- Toss bean bags -Encourage upper body movement! Bend through the legs, turn sideways, reach back behind you, rotate side to side…encourage vestibular input by bending and rotating.
- Squirt gun activities at targets.
- Play with magnets on the garage door.
- Play Twister.
- Slow motion cartwheels- Place both hands on the floor to the side, kick legs over. By doing the cartwheel in slow motion, the body is forced to move sequentially, adding midline crossing at the trunk.
- Hit a ball with a bat.
- Use pool noodles to hit a ball- think hockey and hitting the ball into a target on the floor
- Play catch with rolled socks- Use a bucket or bin to catch the rolled socks. They will fly high, low, left, and right!
- Play flashlight tag.
- Catch lighting bugs or butterflies.
- Show the child how to write their name in the air with large arm movements.
- Bend over at the waist and swing the arm side to side, in large circles, and in figure 8 motions.
- Play with scarves to music.
- Move a ribbon wand to music.
Crossing the Midline Exercises
I love this crossing midline exercise below, because it has a ton of different movement options with one fun activity.
We had fun one winter day with a few crossing the midline exercises, including marching, crossing arms over, and stomping out some wiggles.
Our midline march activity was a marching parade with “Stop Stations”. We marched along to music and when I turned off the sound, the kids had to do a midline exercise.
The midline exercises included:
- Place left hand on right knee
- Place right hand on left knee
- Stand and bend to touch the opposite foot
- Standing and place right elbow on left knee
- Standing and place left elbow on right knee
- Crunches with touching right elbow to left knee
- Crunches with touching left elbow to right knee
- Cherry picker crunches- lay on the back slightly bent forward at the hips so the upper body is off the ground. Move a ball or small toy from the right side to the left side.
Because we were doing these midline exercises to music that quickly stopped and started, the thought process was quick. The kids had to quickly complete the exercise without much forethought.
This quick start and stop activity allowed them to practice crossing midline without over-thinking about the action.
Fine Motor Crossing Midline Exercises
Crossing the midline can be done on a small scale, too. This activity is similar to the midline marching activity described above, but it uses paper, pencil, and small colored dots such as stickers or a small circle drawn with markers.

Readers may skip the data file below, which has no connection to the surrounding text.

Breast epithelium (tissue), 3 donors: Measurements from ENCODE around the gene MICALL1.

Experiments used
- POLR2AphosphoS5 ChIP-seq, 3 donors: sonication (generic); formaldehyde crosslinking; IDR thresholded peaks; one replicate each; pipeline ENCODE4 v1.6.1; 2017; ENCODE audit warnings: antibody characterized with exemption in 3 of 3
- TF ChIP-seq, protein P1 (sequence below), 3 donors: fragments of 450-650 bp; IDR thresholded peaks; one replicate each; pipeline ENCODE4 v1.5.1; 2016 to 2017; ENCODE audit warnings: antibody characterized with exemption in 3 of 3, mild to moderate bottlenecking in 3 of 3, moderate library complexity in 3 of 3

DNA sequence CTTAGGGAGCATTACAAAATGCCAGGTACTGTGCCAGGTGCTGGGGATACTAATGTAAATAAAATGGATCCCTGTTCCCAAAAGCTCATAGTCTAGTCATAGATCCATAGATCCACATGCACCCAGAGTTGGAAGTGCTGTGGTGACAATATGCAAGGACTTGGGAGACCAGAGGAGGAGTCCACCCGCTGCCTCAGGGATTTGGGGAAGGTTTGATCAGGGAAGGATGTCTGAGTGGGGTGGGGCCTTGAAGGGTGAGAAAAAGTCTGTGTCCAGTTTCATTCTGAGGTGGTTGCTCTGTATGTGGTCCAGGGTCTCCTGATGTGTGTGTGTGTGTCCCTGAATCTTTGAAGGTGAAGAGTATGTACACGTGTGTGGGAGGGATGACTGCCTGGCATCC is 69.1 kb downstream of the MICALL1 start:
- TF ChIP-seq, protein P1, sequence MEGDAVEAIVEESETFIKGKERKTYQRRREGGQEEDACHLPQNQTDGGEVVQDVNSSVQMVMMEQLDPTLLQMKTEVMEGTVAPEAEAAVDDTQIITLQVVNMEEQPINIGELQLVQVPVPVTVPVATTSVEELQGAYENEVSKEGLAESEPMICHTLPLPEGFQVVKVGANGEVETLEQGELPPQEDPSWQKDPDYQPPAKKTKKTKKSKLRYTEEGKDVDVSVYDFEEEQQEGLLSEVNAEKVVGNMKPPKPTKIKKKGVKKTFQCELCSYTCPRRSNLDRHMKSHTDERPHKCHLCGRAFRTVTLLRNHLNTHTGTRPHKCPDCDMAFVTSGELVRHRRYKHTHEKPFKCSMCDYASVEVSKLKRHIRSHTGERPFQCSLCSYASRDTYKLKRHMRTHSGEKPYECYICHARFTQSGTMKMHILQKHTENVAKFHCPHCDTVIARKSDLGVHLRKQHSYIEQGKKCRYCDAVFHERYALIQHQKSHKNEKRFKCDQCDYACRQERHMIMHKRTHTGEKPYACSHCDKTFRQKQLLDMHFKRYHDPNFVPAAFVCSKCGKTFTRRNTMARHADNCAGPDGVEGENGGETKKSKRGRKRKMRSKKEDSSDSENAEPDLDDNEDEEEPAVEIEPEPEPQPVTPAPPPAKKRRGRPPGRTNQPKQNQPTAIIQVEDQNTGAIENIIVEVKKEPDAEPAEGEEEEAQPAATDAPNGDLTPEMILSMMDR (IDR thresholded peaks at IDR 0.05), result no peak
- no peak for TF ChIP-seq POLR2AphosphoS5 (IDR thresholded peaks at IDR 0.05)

- Draw dots on the left margin of a paper using colored markers or colored stickers. There should be one of each color going down the left margin.
- Draw dots using the same colors going down the right margin. Use each color only once.
- Turn on music. The student can draw to music on the center of the page using their pencil or markers.
- Turn off the music. When the music stops, call out a direction: “Left hand, yellow!” The student should put down their marker and touch the yellow dot on the right margin using their left hand.
- Turn on the music to draw again and repeat.
This activity is similar to the gross motor midline exercise because it requires the child to think on the spot. They have to listen to several instructions, but also process the motor skills and cross the midline automatically.
You can adjust this activity by numbering the dots, using less colors, or less dots, and reducing the amount of instructions. This activity can be used with any level by grading the activity.
This post is part of the Gross Motor A-Z series hosted by Still Playing School. You can see all of the gross motor activities here.
Colleen Beck, OTR/L has been an occupational therapist since 2000, working in school-based, hand therapy, outpatient peds, EI, and SNF. Colleen created The OT Toolbox to inspire therapists, teachers, and parents with easy and fun tools to help children thrive. Read her story about going from an OT making $3/hour (after paying for kids’ childcare) to a full-time OT resource creator for millions of readers. Want to collaborate? Send an email to email@example.com.